Tuesday, October 18, 2011

Word emphasis

One of our readers, Frances Ford, made the following suggestion: Instead of using underlining to emphasize a word, use italics or bold. When readers see underlining, they typically associate it with a hyperlink.


See our website to learn about the new edition of the Bull's Eye Business Writing Workbook.
"Work smarter, not harder."
http://www.basic-learning.com "Target Your Professional Growth"
Business writing workbook, six-week course, soft skills training kits, assessment tools, online business courses and MORE!

Tuesday, October 11, 2011

Write with the reader in mind

When writing copy, always focus on the reader.  For example, don’t write “Our sales seminar will cover three important tools for contacting customers.”  Instead, focus on your readers with “In this sales seminar, you’ll gain four important techniques that will help you to successfully contact customers.”

See our website to learn about the new edition of the Bull's Eye Business Writing Workbook. "Work smarter, not harder."


Business writing workbook, six-week course, soft skills training kits, assessment tools, online business courses and MORE!

www.basic-learning.com
info@basic-learning.com
888.204.3600

Saturday, July 30, 2011

Tell Them What You're Going to Tell Them


Tell them what you're going to tell them.  Remember to put the main points of your letter or email in the "subject" line.  Do not assume that folks are waiting breathlessly to read your every word; they want to know up-.front why you are writing.


www.basic-learning.com  "Target Your Professional Growth"
Writing tips, writing course, Bull's Eye Business Writing Workbook, e-workbooks in soft skills, online business courses, training kits, assessment tools and more www.basic-learning.com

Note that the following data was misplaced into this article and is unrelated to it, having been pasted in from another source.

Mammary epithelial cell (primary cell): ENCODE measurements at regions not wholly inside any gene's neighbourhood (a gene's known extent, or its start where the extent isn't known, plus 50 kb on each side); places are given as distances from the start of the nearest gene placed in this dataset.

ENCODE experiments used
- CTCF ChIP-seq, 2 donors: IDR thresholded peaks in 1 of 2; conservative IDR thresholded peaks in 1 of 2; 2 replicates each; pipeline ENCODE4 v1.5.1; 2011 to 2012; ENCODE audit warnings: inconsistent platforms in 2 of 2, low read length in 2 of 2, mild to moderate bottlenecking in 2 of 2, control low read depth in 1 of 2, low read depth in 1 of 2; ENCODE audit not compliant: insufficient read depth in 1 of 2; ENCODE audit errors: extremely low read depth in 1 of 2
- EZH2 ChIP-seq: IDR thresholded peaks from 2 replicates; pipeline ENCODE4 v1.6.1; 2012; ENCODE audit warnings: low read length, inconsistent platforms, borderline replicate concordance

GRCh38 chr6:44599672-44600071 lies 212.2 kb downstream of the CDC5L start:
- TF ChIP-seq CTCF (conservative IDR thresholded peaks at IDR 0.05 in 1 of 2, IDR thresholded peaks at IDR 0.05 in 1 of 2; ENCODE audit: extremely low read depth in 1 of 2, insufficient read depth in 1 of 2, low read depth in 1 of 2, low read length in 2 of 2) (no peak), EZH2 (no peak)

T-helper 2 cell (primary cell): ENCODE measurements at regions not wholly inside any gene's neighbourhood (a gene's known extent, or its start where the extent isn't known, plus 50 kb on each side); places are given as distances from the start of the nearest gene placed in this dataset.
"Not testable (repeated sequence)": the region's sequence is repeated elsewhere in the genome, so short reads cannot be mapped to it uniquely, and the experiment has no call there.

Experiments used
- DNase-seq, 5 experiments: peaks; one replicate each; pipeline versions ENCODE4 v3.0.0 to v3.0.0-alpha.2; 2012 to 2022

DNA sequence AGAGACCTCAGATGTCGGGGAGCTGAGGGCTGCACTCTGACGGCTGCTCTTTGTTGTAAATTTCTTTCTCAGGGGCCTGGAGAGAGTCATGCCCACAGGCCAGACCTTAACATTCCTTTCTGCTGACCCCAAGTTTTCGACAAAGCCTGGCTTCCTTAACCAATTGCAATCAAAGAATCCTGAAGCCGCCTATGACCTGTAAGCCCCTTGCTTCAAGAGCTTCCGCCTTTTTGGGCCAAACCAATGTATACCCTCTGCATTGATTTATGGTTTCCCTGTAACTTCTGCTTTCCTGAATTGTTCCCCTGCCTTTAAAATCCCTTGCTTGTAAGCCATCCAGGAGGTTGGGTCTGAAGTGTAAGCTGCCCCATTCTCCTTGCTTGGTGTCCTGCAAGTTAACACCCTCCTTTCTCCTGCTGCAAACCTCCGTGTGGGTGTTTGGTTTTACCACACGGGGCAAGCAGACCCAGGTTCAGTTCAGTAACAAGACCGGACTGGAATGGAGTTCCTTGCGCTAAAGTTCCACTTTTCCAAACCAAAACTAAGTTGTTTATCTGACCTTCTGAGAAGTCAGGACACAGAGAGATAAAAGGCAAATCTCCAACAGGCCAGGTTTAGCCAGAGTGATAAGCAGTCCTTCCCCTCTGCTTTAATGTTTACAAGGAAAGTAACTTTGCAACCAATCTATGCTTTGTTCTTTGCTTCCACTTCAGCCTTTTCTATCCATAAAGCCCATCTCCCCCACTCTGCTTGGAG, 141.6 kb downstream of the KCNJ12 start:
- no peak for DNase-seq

Thursday, July 14, 2011

Jokes in e-mail

When to tell a joke in an email?  The chances are, you should not. As much as we think of email as an informal way of communicating, you should assume that everything you write will be read by people other than those you have addressed, possibly including human resources personnel or lawyers.  It is better to be ‘short and sweet,’ and save the jokes for later.

http://www.basic-learning.com
"Target Your Professional Growth"
Writing tips, writing course, Bull's Eye Business Writing Workbook, e-workbooks in soft skills, online business courses, training kits, assessment tools and more
info@basic-learning.com

"You" in a Memo

When should you use “you” in a memo?  When written in conversational memos, the overuse of “you” sounds like the writer is giving orders to the reader.   Relying on “you” suggests that the writer is giving directions, as in traffic directions or recipes.

http://www.basic-learning.com "Target Your Professional Growth" 
Writing tips, writing course, Bull's Eye Business Writing Workbook, e-workbooks in soft skills, online business courses, training kits, assessment tools and more
info@basic-learning.com

Saturday, July 2, 2011

Exasperating or exacerbating?

During the recent NBA finals, an announcer said that a player interfering in an argument between two other players was “exasperating the situation.” No, he wasn’t. What was probably meant was “exacerbating” the situation, which means “making it worse.” The player received a technical foul from the referee, most likely exasperating his coach. Likewise, he aggravated the situation, rather than his coach, as “aggravate” also means “to make worse,” not “annoy,” which is how it is often misused.
http://www.basic-learning.com/
info@basic-learning.com